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I'm a collage teacher and I've found a very hard problem in one of my math classrooms' textbooks. It was firstly proposed as problem n. 9, back in 1995, in the "

The text is rather simple:

Practically there's a "deltoid" (a quadrilateral with perpendicular diagonals)

Till now I've found that:

Since I'm not satisfied with the analytical cartesian way (with huge calculations) and I don't think that was the proof intended by the people that proposed this problem back in 1995 and since I think there must be a clever and a more elegant geometrical way to it, I'm asking for

I've also challenged my math students (aged 16-18, about 70 students) to find a solution to this problem, and I'm curious to see if a fresher (and just less experienced) brain than mine can find the right way when my

[itex]\frac{1}{\bar{AP} \cdot \bar{AP'}}= \frac{b^2+a^2 m^2}{\left(a^2b^2-b^2 x_A{}^2-a^2y_A{}^2\right) \left(1+m^2\right)} [/itex]

and

[itex]\frac{1}{\text{AQ} \text{AQ}'}= \frac{a^2+b^2 m^2}{\left(a^2b^2-b^2 x_A{}^2-a^2y_A{}^2\right) \left(1+m^2\right)} [/itex]

so that

[itex]\frac{1}{\text{AP} \text{AP}'}+\frac{1}{\text{AQ} \text{AQ}'}=\frac{a^2+b^2}{a^2b^2-b^2 x_A^2-a^2y_A{}^2} [/itex] and this last expression doesn't actually depend on the coefficient

**". Link is here (no solution file available in the site for that year).***Annual Iowa Collegiate Mathematics Competition*The text is rather simple:

**Let E be an ellipse in the plane and let A be a fixed point inside of E. Suppose that two perpendicular lines through A intersect E in points P, P' and Q, Q' respectively. Prove that**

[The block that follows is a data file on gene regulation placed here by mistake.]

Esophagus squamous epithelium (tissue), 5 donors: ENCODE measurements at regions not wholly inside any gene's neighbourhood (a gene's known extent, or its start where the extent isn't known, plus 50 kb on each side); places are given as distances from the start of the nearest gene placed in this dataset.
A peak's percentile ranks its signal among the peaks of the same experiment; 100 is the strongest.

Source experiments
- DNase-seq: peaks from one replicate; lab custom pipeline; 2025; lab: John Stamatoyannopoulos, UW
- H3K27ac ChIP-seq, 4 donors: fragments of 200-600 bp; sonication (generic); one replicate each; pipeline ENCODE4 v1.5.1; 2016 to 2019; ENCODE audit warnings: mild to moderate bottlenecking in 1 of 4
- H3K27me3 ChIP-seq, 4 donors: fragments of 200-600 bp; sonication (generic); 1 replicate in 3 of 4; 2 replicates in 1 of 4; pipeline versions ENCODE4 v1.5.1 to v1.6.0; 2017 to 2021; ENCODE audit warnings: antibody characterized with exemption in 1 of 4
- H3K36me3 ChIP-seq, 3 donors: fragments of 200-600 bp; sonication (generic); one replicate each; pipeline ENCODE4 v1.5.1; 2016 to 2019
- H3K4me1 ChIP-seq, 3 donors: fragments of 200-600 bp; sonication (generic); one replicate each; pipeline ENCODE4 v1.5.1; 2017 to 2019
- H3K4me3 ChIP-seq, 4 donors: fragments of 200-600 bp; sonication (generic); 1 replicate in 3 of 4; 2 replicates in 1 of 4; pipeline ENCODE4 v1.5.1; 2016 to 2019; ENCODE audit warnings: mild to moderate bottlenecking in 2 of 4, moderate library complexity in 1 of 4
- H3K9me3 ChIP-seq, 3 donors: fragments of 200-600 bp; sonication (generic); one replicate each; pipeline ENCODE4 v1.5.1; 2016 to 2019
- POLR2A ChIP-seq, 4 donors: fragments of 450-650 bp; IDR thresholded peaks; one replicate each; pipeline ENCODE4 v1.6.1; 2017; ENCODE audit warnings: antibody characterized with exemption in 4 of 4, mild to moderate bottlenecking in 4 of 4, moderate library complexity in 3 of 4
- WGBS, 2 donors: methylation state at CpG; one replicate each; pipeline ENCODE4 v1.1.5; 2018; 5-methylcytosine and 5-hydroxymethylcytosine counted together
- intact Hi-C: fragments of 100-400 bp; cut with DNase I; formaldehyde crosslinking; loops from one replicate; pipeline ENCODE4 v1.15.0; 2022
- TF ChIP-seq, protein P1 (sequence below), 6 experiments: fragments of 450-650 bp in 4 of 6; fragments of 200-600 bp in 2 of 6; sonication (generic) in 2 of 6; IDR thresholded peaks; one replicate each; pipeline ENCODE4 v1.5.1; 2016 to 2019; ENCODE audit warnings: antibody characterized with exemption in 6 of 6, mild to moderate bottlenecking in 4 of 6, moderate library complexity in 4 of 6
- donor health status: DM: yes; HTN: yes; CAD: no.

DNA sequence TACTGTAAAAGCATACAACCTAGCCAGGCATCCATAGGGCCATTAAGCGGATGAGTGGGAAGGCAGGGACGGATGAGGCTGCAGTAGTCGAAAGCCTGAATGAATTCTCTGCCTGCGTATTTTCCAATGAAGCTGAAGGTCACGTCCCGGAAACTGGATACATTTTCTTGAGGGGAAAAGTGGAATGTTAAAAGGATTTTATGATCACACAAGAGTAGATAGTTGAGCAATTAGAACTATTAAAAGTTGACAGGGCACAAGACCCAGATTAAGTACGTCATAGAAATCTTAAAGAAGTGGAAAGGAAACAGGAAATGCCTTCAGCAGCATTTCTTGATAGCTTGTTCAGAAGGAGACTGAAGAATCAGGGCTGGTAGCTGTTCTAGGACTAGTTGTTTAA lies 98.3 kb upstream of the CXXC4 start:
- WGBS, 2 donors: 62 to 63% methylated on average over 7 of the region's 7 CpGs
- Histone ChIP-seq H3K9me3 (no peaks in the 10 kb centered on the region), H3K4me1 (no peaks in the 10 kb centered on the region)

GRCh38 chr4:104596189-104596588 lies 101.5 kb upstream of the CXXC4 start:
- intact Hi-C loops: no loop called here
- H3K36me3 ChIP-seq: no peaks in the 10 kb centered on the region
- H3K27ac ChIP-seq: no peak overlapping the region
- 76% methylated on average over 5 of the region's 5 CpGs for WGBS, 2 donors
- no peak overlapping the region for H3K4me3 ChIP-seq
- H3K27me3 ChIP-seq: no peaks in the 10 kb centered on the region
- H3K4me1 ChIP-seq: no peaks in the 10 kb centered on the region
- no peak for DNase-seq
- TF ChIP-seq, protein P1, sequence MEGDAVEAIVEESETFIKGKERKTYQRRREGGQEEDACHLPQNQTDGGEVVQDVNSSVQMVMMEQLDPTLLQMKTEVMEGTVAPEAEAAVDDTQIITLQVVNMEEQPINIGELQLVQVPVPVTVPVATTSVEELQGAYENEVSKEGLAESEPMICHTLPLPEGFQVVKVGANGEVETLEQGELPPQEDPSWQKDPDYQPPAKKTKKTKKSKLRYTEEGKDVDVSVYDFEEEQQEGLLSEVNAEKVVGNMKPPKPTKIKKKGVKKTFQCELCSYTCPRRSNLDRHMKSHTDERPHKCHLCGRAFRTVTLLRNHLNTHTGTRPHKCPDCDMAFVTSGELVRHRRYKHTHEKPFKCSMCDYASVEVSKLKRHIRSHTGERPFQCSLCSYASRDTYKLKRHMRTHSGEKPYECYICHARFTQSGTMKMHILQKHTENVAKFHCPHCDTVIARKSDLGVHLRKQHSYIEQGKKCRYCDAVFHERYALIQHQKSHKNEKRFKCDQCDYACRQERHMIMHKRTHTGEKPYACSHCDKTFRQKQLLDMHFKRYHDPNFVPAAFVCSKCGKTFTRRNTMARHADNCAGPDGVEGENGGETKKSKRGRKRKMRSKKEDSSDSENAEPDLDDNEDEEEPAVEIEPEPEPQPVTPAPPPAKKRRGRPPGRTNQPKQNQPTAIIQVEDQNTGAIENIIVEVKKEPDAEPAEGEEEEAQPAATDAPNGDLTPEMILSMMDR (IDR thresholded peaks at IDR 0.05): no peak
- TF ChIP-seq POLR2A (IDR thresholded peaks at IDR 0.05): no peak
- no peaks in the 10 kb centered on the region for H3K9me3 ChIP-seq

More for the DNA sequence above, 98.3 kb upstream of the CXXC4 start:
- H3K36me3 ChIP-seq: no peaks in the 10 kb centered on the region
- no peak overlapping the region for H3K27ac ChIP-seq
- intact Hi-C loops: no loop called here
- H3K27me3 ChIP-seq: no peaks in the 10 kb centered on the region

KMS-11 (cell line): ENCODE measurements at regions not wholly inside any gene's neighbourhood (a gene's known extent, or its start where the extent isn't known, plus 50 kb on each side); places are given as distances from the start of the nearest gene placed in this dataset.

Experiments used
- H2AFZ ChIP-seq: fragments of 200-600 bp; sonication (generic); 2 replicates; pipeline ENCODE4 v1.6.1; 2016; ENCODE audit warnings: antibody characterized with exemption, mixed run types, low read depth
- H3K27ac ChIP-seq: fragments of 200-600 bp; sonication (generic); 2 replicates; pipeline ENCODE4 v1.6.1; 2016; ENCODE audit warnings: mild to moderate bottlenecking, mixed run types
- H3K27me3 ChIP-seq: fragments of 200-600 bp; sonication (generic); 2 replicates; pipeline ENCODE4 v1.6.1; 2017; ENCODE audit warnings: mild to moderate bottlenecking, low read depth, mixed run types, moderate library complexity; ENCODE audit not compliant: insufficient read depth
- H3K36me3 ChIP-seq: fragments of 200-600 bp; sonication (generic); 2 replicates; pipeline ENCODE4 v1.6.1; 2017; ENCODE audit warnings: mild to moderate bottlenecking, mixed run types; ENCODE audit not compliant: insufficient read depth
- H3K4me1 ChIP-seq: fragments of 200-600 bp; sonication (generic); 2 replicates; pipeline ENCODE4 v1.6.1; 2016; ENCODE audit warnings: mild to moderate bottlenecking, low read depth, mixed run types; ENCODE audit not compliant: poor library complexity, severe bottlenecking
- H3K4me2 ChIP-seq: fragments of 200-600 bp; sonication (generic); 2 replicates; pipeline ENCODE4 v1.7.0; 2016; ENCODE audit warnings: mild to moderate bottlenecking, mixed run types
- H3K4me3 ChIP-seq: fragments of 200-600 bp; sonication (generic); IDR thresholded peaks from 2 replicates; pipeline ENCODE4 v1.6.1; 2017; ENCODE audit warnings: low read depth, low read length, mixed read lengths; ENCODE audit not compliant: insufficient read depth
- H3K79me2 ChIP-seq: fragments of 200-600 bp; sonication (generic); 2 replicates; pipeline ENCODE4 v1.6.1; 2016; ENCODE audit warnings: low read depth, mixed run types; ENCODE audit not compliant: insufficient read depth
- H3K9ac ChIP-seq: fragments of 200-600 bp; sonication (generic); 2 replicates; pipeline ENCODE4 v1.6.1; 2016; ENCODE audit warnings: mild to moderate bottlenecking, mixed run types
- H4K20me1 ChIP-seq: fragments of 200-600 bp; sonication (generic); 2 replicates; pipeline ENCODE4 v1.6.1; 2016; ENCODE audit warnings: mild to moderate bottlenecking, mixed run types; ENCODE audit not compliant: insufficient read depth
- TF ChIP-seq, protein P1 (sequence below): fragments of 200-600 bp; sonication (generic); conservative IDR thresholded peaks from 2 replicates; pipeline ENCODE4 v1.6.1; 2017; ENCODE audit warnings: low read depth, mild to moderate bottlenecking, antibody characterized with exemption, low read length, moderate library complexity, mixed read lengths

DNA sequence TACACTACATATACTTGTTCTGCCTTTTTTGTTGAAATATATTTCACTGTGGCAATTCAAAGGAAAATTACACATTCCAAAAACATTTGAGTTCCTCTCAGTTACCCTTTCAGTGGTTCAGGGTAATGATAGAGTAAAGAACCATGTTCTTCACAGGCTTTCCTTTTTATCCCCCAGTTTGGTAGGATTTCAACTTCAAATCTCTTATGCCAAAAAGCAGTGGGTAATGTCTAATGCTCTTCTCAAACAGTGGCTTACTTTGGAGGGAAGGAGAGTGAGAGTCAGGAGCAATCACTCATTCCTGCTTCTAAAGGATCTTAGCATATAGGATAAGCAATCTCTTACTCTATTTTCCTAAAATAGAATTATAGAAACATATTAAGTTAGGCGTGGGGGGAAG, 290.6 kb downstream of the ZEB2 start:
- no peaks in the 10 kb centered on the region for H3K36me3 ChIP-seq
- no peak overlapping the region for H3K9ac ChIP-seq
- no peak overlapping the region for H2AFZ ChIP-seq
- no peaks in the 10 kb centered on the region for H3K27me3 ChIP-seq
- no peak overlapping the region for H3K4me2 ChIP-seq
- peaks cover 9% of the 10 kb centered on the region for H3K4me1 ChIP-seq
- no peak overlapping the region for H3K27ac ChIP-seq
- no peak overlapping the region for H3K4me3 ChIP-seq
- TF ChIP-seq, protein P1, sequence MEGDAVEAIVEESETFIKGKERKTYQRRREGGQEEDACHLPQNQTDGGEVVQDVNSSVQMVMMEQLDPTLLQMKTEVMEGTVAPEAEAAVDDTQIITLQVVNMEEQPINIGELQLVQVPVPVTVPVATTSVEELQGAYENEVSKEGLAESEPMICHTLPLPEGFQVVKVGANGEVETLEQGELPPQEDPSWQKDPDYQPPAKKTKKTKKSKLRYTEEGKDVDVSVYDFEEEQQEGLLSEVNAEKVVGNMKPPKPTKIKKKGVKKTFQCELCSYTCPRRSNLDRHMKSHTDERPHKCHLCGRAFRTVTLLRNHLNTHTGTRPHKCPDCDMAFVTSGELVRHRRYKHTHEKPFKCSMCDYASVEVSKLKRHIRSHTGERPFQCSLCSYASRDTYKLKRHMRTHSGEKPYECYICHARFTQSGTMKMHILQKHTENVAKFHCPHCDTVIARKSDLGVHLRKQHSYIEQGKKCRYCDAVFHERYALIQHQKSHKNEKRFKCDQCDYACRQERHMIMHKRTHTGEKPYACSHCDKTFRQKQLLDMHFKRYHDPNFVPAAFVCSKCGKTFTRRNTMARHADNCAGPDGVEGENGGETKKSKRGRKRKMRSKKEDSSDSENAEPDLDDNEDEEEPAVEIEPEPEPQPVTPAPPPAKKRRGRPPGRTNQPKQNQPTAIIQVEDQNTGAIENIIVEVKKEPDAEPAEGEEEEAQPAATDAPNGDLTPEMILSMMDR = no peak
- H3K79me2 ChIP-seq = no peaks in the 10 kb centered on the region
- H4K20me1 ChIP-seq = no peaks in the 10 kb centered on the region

[itex]\frac{1}{\bar{AP} \cdot \bar{AP'}}+\frac{1}{\bar{AQ} \cdot \bar{AQ'}} [/itex]

is independent of the choice of lines.[itex]\frac{1}{\bar{AP} \cdot \bar{AP'}}+\frac{1}{\bar{AQ} \cdot \bar{AQ'}} [/itex]

is independent of the choice of lines.

__inscribed__into a generic ellipse and the property to demonstrate involve the four segments in which the diagonals are reciprocally subdivided.Till now I've found that:

- the property is actually true. I've seen that by empirical verification using
*Geogebra*and following the cartesian analytic solution (see^{1}) outlined below; - using a cartesian reference system it's possible to prove the property, but with
calculations (see*huge*^{1}); - drawing the tangent lines to the ellipse in the points P, P', Q, Q' they intersect in four points (say B, C, D, F). The diagonals of this new quadrilateral (this time
__circumscribed__to the ellipse) meets too in the point A (**!**) (empirical but unproven discover using*Geogebra*- probably, the core of the*yet unfound*geometrical demonstration is connected to this fact).

Since I'm not satisfied with the analytical cartesian way (with huge calculations) and I don't think that was the proof intended by the people that proposed this problem back in 1995 and since I think there must be a clever and a more elegant geometrical way to it, I'm asking for

**some help**to find a better solution.I've also challenged my math students (aged 16-18, about 70 students) to find a solution to this problem, and I'm curious to see if a fresher (and just less experienced) brain than mine can find the right way when my

*purported*experience isn't much helpful in this case.^{1}Given the ellipse centered in the origin with equation [itex]\frac{x^2}{a^2}+\frac{y^2}{b^2}=1[/itex], a generic point [itex]A\left(x_A,y_A\right)[/itex]__inside__the ellipse (that is with [itex]\frac{x_A{}^2}{a^2}+\frac{y_A{}^2}{b^2}<1[/itex]) and the two perpendicular lines*r*: [itex]y=m\left(x-x_A\right)+y_A[/itex] and*s*: [itex]y=-\frac{1}{m}\left(x-x_A\right)+y_A[/itex] incident in*A*that intersect the ellipse respectively in the points P, P and Q, Q', after calculating the coordinates of the intersection points P, P', Q and Q' of*r*and*s*with the ellipse and the lengths of the segments AP, AP', AQ, AQ', then it is[itex]\frac{1}{\bar{AP} \cdot \bar{AP'}}= \frac{b^2+a^2 m^2}{\left(a^2b^2-b^2 x_A{}^2-a^2y_A{}^2\right) \left(1+m^2\right)} [/itex]

and

[itex]\frac{1}{\text{AQ} \text{AQ}'}= \frac{a^2+b^2 m^2}{\left(a^2b^2-b^2 x_A{}^2-a^2y_A{}^2\right) \left(1+m^2\right)} [/itex]

so that

[itex]\frac{1}{\text{AP} \text{AP}'}+\frac{1}{\text{AQ} \text{AQ}'}=\frac{a^2+b^2}{a^2b^2-b^2 x_A^2-a^2y_A{}^2} [/itex] and this last expression doesn't actually depend on the coefficient

*, that is on the choice of the two lines***m***r*and*s*.
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